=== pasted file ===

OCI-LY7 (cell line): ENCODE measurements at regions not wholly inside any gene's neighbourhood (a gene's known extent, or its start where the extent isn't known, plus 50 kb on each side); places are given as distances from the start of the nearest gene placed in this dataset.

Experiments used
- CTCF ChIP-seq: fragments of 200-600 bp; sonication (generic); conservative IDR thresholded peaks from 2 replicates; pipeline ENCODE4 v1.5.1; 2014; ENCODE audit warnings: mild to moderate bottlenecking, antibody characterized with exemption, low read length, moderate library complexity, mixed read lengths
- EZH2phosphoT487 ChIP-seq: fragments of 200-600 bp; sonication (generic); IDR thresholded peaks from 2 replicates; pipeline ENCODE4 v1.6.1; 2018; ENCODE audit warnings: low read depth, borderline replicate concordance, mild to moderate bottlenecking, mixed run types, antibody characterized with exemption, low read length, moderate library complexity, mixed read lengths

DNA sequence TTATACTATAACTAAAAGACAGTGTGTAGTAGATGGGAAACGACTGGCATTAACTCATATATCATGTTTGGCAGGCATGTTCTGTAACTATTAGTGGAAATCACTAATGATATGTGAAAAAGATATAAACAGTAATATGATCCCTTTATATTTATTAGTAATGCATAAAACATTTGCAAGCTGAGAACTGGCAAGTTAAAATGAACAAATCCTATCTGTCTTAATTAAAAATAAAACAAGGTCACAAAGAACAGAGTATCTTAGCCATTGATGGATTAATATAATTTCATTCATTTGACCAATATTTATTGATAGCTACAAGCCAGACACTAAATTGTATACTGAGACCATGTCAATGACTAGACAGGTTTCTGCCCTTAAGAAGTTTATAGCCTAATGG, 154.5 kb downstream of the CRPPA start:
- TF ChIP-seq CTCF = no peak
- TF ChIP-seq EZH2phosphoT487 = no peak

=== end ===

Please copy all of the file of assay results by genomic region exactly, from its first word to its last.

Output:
OCI-LY7 (cell line): ENCODE measurements at regions not wholly inside any gene's neighbourhood (a gene's known extent, or its start where the extent isn't known, plus 50 kb on each side); places are given as distances from the start of the nearest gene placed in this dataset.

Experiments used
- CTCF ChIP-seq: fragments of 200-600 bp; sonication (generic); conservative IDR thresholded peaks from 2 replicates; pipeline ENCODE4 v1.5.1; 2014; ENCODE audit warnings: mild to moderate bottlenecking, antibody characterized with exemption, low read length, moderate library complexity, mixed read lengths
- EZH2phosphoT487 ChIP-seq: fragments of 200-600 bp; sonication (generic); IDR thresholded peaks from 2 replicates; pipeline ENCODE4 v1.6.1; 2018; ENCODE audit warnings: low read depth, borderline replicate concordance, mild to moderate bottlenecking, mixed run types, antibody characterized with exemption, low read length, moderate library complexity, mixed read lengths

DNA sequence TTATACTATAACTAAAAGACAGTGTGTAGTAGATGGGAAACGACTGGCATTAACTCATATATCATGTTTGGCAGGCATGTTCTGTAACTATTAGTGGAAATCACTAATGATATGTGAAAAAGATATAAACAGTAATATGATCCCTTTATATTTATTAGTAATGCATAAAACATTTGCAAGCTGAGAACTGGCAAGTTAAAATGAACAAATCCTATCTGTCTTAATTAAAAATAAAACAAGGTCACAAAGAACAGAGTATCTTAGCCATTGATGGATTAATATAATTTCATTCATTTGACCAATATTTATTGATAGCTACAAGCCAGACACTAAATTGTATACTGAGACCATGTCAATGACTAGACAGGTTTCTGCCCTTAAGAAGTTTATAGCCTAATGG, 154.5 kb downstream of the CRPPA start:
- TF ChIP-seq CTCF = no peak
- TF ChIP-seq EZH2phosphoT487 = no peak